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Truth is always in style

| Monday, April 15, 2019

In reporting, the news journalists have an overarching principle: seek out and report the truth. The main way to uncover the truth is to assemble relevant facts and convey them to the audience. If enough facts are reported supporting a consistent view of a subject — coalescing into a clear pattern — then the resulting pattern outlines an image of truth. The individual facts are not the truth in themselves, but each “fact” must be objectively measured and assessed for its value in contributing to an overall image of the truth.  

Here’s an example: it is a fact more than 95% of professionals working on climate science accept the reality of global warming and believe mankind is a primary contributor to the recent rise in average annual temperatures. It is also a fact a relatively small minority of climate scientists question this conclusion and an even smaller percentage of scientists doubt a rise in temperatures even exists. If you picture the scientific beliefs on global warming as a pizza cut into 32 slices, the man-made-warming group would consume about 31 slices, the not-man-made-warming group would share one slice and absolute skeptics would have some cheese and pepperoni stuck to the box.

You can find ‘news’ sites where all sides of an issue are reported as equally valid. In reality, not all views of an issue are equally valid or substantiated, regardless of the appeal a contrarian view may present for economic, social or political reasons. Informed minds may indeed differ in areas where critical data are missing or incomplete — e.g., cosmological theories about multiverses — but where the settled and readily measured consensus points in only one direction, such as with the reality of global warming and climate change, reporting the issue as open to debate verges on the irresponsible.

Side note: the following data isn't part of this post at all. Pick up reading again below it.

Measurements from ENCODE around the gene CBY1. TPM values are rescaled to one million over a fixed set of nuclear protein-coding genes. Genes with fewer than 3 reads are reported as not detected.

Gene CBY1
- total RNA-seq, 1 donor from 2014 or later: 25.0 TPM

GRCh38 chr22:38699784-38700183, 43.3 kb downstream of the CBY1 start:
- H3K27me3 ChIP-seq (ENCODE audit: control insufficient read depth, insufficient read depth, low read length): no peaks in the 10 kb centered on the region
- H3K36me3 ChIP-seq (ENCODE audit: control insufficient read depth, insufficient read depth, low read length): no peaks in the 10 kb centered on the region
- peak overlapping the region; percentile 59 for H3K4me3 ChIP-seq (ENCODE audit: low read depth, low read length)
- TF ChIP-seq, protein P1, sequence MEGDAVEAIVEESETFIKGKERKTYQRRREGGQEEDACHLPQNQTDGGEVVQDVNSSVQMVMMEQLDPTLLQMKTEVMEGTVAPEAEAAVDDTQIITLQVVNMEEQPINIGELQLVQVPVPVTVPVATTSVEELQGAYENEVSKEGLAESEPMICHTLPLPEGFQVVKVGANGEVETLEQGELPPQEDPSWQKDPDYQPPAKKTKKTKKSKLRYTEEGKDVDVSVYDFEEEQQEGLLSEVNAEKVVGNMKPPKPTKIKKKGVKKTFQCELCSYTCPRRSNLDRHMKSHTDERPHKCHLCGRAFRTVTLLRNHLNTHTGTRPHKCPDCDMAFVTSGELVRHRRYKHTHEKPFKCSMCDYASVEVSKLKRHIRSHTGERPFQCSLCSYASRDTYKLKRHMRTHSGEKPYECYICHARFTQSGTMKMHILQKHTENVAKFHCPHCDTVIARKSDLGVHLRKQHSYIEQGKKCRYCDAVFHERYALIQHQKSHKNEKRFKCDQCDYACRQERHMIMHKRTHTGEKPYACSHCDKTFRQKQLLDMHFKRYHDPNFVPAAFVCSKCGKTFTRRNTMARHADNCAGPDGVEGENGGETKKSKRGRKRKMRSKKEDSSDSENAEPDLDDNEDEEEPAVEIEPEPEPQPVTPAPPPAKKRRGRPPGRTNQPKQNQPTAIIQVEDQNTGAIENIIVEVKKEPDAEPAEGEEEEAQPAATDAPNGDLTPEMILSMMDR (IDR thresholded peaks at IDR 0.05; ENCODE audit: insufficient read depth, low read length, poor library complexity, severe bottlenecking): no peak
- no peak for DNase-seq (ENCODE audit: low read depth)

Racist speech inhabits an area where journalists often have hedged an accurate characterization to avoid labeling a speaker as racist. This approach makes sense where a person’s words may be unfortunate or suspicious at best (e.g., describing a penny-pinching person’s approach), but too much reporting provides an acceptable rationale for language unmistakably racist in nature. An honest and professional reporter should avoid squishy and timid euphemisms such as “racially motivated,” “racially incendiary,” and “racially tinged.” Given the army of partisan devotees ready to feign fiery indignation at the slightest hint their favored leader is a racist — and not just someone who repeatedly says racist things, as if there is a real difference — many writers are disinclined to properly label racist speech or actions.

Journalists have always been quick to point out an unfortunate gaffe and professional politicians often welcome the opportunity to apologize, explain their true feelings and use the story as a learning moment for themselves and others. The current challenge in reporting on the non-stop barrage of pointed and purposeful hate speech pouring from some politicians is avoiding the trap of using soft reporting to hide the racist elephant in the room. If you are reporting a politician is racist are you also characterizing his or her followers, by implication, as racists? Most journalists would be disinclined to go so far, especially since the politician may be the only person officially “on record” as making racist statements. This was the mistake made by Hillary Clinton when she characterized a certain subset of Trump supporters as “deplorables,” however appropriate or not the term may have been in individual circumstances. Persons support political candidates for a variety of reasons and one can only hope racism was the deciding factor for an unenlightened few.